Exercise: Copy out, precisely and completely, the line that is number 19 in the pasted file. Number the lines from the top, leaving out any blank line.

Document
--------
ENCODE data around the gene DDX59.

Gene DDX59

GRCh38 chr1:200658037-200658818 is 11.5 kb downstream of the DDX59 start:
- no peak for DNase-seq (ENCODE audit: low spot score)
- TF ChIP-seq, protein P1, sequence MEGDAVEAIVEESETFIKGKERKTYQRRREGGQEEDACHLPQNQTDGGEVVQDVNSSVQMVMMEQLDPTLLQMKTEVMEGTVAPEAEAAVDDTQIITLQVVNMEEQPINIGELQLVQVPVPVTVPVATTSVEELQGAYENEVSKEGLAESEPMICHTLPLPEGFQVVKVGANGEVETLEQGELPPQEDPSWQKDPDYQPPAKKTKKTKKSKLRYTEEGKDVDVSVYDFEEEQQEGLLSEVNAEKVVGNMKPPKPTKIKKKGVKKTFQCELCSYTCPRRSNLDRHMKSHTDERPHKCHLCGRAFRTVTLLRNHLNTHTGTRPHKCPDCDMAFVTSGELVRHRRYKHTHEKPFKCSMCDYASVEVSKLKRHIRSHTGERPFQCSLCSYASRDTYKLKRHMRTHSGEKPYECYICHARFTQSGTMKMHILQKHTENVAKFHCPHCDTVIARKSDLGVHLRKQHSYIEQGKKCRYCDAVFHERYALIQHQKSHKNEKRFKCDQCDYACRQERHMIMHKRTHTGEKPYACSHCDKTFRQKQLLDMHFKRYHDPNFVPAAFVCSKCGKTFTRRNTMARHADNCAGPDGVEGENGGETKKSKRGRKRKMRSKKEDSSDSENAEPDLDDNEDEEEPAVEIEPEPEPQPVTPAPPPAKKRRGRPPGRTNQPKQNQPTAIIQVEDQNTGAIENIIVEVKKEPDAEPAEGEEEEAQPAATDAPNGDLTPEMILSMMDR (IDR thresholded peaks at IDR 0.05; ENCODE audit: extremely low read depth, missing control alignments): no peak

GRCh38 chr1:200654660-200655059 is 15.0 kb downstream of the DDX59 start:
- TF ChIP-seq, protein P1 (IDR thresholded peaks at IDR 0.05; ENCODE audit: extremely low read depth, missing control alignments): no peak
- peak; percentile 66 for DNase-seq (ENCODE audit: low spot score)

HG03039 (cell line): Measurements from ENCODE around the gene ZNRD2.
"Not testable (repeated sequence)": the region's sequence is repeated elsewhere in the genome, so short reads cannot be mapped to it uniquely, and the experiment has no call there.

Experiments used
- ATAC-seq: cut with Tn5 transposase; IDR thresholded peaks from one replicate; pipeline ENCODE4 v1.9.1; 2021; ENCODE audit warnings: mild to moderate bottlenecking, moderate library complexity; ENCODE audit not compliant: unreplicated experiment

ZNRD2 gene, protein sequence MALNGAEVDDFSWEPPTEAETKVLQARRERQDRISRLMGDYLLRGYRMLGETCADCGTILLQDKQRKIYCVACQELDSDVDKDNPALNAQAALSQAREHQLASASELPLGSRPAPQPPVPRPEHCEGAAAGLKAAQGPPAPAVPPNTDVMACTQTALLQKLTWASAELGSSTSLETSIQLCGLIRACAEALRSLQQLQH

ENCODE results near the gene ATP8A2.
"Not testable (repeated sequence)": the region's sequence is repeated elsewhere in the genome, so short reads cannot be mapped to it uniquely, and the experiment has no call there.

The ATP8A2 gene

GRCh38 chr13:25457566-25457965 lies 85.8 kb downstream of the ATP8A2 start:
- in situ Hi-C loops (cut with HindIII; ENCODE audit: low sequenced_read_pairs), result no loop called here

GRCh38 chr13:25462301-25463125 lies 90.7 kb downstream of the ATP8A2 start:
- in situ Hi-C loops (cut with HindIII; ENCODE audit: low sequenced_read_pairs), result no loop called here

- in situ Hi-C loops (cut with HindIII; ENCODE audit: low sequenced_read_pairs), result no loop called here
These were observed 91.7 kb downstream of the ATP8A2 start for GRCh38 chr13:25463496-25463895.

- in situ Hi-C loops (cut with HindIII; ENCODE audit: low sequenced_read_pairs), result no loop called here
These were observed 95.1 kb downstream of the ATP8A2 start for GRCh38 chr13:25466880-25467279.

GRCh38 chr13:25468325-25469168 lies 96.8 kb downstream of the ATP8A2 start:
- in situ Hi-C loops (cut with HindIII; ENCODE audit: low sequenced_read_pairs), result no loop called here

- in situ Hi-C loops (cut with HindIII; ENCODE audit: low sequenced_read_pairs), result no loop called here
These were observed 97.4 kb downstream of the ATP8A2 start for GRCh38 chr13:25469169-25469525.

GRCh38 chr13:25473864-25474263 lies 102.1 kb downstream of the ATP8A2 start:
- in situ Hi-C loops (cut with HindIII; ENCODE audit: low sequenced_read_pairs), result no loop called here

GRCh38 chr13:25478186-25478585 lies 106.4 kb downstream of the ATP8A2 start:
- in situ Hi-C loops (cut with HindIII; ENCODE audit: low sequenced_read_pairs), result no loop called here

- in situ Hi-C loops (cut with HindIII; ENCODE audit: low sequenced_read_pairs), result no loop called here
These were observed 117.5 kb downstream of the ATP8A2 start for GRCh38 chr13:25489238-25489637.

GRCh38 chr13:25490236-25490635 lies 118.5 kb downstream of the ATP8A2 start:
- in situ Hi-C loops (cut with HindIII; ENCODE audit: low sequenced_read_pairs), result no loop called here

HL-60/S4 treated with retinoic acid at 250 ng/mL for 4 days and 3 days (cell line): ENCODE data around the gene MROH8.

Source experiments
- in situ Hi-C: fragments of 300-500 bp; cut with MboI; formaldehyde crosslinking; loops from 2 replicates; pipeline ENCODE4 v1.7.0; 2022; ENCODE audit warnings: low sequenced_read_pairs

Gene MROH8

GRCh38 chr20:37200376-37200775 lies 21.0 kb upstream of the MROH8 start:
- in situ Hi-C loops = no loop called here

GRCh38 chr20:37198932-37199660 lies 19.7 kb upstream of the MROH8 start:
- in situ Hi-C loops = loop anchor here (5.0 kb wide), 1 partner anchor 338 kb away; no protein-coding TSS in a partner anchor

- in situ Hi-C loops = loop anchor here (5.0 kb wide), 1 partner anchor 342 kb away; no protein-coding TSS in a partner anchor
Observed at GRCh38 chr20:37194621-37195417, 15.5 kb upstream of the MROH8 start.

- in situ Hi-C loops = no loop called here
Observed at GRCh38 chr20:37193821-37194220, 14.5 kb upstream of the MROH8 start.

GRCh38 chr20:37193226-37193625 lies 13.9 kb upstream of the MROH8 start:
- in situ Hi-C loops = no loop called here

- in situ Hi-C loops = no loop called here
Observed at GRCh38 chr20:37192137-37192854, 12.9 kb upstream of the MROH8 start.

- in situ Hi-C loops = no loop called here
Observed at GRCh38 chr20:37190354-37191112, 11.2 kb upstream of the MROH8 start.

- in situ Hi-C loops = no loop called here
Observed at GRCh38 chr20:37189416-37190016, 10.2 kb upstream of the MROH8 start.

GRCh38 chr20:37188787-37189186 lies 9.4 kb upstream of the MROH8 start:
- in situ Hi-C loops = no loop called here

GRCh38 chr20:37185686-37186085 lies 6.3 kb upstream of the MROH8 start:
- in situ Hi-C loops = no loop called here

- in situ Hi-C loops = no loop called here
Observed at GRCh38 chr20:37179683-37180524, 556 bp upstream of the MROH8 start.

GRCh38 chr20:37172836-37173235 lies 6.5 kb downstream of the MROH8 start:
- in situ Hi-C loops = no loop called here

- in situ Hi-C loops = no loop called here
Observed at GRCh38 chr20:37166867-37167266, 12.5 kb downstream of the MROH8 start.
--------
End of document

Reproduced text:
GRCh38 chr13:25462301-25463125 lies 90.7 kb downstream of the ATP8A2 start: